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Former prime minister hits out at ‘ill-conceived’ planning reforms

By 08/10/2020No Comments

Theresa May has slammed the government’s plans for a new formula to measure housing need as part of its wider plans to reform the planning system.

Former prime minister Theresa May said the proposals do not guarantee that more homes will be built (picture: Parliament TV)

Former prime minister Theresa May said the proposals do not guarantee that more homes will be built (picture: Parliament TV)

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“The problem with these proposals, the problem with this algorithm on housing numbers, is that it doesn’t guarantee a single extra home being built,” said @theresa_may #UKhousing


Speaking during a debate in the House of Commons today, the former prime minister and MP for Maidenhead branded the government’s plans “mechanistic” and “ill conceived”.

She said: “The problem with these proposals, the problem with this algorithm on housing numbers, is that it doesn’t guarantee a single extra home being built and far from levelling up, it forces more investment into London and the South.

A new formula for calculating housing need within local authorities was proposed by the government in August as part of its Planning White Paper.



Ms May’s criticisms of the plan echoed those of the Local Government Association (LGA), which has previously warned that the new formula would see fewer homes delivered in the North.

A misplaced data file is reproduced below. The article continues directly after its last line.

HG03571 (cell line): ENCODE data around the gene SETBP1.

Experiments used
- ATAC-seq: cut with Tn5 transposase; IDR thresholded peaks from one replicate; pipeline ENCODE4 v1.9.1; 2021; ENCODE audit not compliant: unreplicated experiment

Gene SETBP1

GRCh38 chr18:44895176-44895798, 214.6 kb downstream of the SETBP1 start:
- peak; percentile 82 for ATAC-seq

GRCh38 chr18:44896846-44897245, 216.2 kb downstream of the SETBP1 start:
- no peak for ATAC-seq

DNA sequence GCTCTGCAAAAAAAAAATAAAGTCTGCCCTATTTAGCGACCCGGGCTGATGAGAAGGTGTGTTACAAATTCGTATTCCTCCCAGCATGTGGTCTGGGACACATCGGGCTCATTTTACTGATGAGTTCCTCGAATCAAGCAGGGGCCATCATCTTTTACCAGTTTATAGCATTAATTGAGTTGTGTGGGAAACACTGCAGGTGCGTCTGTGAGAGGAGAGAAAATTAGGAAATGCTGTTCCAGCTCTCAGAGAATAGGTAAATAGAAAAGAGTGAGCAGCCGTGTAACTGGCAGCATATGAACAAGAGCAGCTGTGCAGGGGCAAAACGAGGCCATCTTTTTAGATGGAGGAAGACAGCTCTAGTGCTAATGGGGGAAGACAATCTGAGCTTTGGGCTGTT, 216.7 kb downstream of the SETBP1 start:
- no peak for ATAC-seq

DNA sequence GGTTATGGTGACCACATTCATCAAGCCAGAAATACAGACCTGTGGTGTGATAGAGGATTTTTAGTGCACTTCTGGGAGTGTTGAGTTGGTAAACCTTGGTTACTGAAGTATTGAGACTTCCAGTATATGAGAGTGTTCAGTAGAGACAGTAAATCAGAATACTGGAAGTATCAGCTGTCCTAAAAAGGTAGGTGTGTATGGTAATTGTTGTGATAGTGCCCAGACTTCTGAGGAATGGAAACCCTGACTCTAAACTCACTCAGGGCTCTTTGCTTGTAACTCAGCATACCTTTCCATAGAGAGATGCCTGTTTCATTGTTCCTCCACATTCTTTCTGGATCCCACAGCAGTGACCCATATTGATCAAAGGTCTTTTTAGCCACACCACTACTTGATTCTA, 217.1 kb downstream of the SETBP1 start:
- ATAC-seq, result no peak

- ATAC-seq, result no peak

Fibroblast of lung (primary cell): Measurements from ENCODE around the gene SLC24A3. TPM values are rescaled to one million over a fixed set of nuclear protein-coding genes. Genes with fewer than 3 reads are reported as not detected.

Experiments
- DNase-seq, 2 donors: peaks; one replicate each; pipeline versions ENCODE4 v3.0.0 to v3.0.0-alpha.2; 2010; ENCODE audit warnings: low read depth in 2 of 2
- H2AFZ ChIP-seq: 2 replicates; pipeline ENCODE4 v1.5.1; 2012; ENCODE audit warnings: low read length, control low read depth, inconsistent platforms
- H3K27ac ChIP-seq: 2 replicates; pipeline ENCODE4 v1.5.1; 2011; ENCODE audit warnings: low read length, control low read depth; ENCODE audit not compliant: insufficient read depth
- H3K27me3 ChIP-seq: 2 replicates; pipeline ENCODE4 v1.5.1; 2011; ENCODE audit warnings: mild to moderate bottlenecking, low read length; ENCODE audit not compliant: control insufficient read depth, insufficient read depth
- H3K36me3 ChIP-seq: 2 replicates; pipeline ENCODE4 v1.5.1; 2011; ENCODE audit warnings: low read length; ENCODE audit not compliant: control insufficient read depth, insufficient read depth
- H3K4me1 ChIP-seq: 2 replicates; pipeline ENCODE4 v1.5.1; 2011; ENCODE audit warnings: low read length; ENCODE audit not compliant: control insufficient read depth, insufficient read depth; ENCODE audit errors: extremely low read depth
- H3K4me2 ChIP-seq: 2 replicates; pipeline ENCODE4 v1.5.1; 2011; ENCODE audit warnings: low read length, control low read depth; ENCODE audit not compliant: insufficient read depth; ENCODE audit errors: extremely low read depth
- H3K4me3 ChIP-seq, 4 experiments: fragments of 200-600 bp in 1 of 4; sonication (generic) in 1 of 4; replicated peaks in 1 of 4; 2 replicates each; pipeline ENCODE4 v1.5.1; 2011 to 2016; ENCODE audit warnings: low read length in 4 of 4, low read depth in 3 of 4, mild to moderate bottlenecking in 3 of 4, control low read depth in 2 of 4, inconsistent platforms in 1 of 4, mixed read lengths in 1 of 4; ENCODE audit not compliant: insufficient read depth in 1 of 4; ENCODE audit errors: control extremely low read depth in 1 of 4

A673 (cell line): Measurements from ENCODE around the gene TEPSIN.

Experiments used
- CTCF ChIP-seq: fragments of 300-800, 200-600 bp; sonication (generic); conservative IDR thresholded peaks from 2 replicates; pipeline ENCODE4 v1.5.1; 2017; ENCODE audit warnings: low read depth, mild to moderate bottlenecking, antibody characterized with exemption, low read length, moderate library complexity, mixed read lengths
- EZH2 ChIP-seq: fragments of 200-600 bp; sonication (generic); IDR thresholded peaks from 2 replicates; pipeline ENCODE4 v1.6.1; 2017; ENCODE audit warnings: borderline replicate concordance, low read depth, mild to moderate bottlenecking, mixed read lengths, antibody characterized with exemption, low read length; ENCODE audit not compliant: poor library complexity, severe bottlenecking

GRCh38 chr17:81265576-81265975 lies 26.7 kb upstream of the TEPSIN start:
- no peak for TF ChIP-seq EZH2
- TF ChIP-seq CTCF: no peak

An analysis by the LGA calculated that London would be expected to see a 161% increase in housing delivery under the new formula, while Newcastle would see a 66% decrease.

The Planning White Paper proposes to introduce a zonal planning system that would see homes in designated growth areas granted automatic planning permission.

A new Infrastructure Levy has also been proposed to replace Section 106, one of the primary mechanisms for delivering affordable housing in the UK.

Ms May added: “We need to reform the planning system, we need to make sure that our planning system sees the right number of homes being built in the right places, but we won’t do that by removing local democracy, cutting the number of affordable homes that will be built and building over rural areas – and that is exactly what these reforms will lead to.

“We do need to build more homes, but we won’t do that by forcing local authorities to grant more planning permissions to developers so they can build more homes to bring the price down, because developers simply won’t do it.”

The government has previously said that the new Infrastructure Levy will deliver “at least as much” affordable housing as Section 106, however it is not yet clear how the new levy will work in practice.

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